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Mandarin Becoming the Second Language of Luxury

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Mandarin is slowly becoming the second language of business, according to not one, not two, but three articles in The New York Times over the weekend. A front-page story in Sunday’s paper noted that high-end retailers have begun to employ salespeople who speak Chinese to handle the rising numbers of well-funded tourists from the People’s Republic.

The average Chinese visitor, the article says, drops $6,000 during his or her stay. Due to taxes their government puts on luxury goods, Chinese shoppers can get more for less in the United States and Europe.

Some Chinese come to these shores for longer stays, making Mandarin a growing necessity for real-estate agent in New York’s Long Island suburbs, adds an article in the Times real-estate section. The forces that are keeping home prices depressed here don’t pertain to buyers from booming economies like Russia's, Brazil's, and, of course, China's.

Wealthy Chinese are drawn to Long Island particularly for its abundance of upscale single-family homes, usually set in school districts that regularly appear near the top of the national rankings.

Shawn Elliott, a realty agent cited in the story, has added “translate” tabs to pages on his website and installed a separate phone line for Chinese callers. Next week he’ll travel to China to address a conference about luxury homes in the New York area.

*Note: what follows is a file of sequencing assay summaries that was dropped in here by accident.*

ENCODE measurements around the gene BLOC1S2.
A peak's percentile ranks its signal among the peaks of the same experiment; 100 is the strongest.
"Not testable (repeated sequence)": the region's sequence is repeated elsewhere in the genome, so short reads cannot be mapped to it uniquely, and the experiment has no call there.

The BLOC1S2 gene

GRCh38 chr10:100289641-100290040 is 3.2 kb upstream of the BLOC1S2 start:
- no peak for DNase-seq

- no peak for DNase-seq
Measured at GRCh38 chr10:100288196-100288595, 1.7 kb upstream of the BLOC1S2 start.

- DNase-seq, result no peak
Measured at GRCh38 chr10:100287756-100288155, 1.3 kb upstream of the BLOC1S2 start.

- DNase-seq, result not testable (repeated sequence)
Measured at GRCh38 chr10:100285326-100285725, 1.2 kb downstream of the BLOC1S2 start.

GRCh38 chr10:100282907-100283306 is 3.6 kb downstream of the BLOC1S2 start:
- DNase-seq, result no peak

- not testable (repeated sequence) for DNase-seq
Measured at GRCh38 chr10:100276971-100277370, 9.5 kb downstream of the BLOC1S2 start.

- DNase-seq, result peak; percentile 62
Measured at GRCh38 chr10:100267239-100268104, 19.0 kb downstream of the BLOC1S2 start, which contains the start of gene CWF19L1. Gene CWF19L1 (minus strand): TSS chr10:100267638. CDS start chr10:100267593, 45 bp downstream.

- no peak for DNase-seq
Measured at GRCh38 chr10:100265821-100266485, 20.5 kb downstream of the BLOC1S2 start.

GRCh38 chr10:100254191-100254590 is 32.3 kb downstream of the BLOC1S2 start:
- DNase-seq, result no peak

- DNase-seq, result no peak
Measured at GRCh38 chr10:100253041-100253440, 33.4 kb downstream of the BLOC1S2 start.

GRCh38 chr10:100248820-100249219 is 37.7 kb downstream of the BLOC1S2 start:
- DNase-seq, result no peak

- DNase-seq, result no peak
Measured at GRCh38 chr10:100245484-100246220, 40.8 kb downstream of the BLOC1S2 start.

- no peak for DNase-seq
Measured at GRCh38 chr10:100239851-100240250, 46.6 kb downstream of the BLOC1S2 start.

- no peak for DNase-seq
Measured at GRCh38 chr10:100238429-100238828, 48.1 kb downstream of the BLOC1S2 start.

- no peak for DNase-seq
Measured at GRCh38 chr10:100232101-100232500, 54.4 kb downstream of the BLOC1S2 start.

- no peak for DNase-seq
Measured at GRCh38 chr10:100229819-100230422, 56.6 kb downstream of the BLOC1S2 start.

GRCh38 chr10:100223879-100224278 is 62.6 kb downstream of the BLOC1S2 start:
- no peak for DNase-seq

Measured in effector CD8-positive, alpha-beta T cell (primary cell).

Meanwhile, agents of Asian extraction who speak Chinese are finding that business is up.

Lastly, in a special section on education, the Times reports on efforts by German teachers to restore the language’s popularity among high-school and college students. The story cites a Department of Education study showing that only 14 percent of American high schools offer German language instruction, down from 24 percent in 1997.

German’s decline has coincided, according to a report by the American Association of Teachers of German, with the rise of Chinese. “China pursues a very active policy of subsidies, with the avowed goal of anchoring Chinese instruction in the U.S. educational landscape,” the report reads.

The German teachers do admit that China’s recent boom may also have something to do with Mandarin’s popularity: “A large majority of the population do not see foreign-language skills as relevant for their own economic, intellectual and social progress,” the association said.

Put simply, some kids see a bright future in luxury retail and high-end real estate.

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